President Trump declined to say in an interview broadcast Thursday whether he would pardon his former campaign chairman Paul Manafort but said some of the charges brought against him were for common practices among Washington lobbyists and consultants.
Trump voiced “great respect” for Manafort, whom a federal jury convicted on eight counts this week, and voiced sympathy for “what he’s gone through.” The interview aired on Fox News’s “Fox & Friends.”
Manafort was convicted Tuesday of two counts of bank fraud, five counts of tax fraud and one charge of failing to disclose foreign bank accounts.
“I would say what he did, some of the charges they threw against him, every consultant, every lobbyist in Washington probably does,” Trump said.
The jury in Alexandria, Va., that convicted Manafort deadlocked on 10 other charges.
During the Fox interview, conducted Wednesday at the White House, host Ainsley Earhardt asked Trump whether he would pardon Manafort. He did not directly answer, instead expressing respect for his long career in politics.
“I have great respect for what he’s done,” Trump said. “You know, he worked for Ronald Reagan for years; he worked for Bob Dole; he worked — I guess his firm worked for [Sen. John] McCain. He worked for many, many people, many, many years.”
Trump also suggested that prosecutors had not been as aggressive in pursuing Democrats, including Hillary Clinton, who was not charged following an FBI investigation of her use of a private email server while secretary of state.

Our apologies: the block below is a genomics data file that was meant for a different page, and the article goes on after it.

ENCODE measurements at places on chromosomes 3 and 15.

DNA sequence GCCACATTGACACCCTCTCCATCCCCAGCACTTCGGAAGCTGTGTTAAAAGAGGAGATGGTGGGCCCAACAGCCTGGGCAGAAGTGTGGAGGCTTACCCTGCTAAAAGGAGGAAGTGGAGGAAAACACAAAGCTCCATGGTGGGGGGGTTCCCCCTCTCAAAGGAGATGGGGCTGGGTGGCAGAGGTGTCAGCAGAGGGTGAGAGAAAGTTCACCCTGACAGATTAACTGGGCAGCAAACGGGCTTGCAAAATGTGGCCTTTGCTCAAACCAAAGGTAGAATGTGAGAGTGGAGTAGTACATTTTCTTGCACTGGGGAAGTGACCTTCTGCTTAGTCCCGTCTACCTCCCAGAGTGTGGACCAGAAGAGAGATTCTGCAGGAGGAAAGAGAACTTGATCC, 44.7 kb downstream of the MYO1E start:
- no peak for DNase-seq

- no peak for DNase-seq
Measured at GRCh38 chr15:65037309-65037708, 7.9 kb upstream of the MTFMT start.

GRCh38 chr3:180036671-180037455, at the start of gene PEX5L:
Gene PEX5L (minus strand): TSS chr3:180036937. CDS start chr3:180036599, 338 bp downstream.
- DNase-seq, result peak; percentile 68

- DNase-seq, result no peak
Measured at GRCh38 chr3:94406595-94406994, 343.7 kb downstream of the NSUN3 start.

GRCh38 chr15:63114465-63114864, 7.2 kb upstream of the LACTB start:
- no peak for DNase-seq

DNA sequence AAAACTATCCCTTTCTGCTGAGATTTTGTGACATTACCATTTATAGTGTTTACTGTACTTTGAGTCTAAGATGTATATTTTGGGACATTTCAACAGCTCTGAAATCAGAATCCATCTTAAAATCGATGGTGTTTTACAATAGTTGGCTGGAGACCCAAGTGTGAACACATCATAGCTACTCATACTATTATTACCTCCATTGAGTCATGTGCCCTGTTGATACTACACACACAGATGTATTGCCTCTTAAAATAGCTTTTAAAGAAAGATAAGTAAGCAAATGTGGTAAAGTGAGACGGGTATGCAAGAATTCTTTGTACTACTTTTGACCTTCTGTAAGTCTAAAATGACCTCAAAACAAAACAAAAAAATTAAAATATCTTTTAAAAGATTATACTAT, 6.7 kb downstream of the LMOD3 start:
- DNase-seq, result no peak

During tweets on Wednesday, Trump also praised his former campaign chairman, saying he was a “brave man” who “refused to ‘break’ ” during his prosecution.
In his tweets, Trump sought to contrast Manafort’s posture with that of Michael Cohen, the president’s former attorney and fixer, who on Tuesday entered a guilty plea in a Manhattan federal court on eight counts.
Two of those counts implicated Trump directly, with Cohen saying he arranged to pay off two women to keep their stories of alleged affairs with Trump from becoming public before Election Day — in coordination with the then-candidate.
During the Fox interview, Trump said Cohen had agreed to plead guilty to those two campaign finance violations to get a better deal on other charges unrelated to his relationship with Trump.
“That’s why he did it. He made a very good deal,” Trump said.
“It’s called flipping, and it almost ought to be illegal,” the president added. “They make up things and now they go from 10 years to they’re a national hero. They have a statue erected in their honor. It’s not a fair thing, but that’s why he did it.”
Trump also contended that the two campaign finance counts to which Cohen pleaded guilty are not crimes.
“He pled to two counts which aren’t crimes, which nobody understands,” Trump claimed.
The president also sought to downplay the extent of his relationship with his longtime personal lawyer.
“He worked for me, you could really say it was more or less part time,” Trump said. “He had other businesses. He had other clients. I’m not his only client.”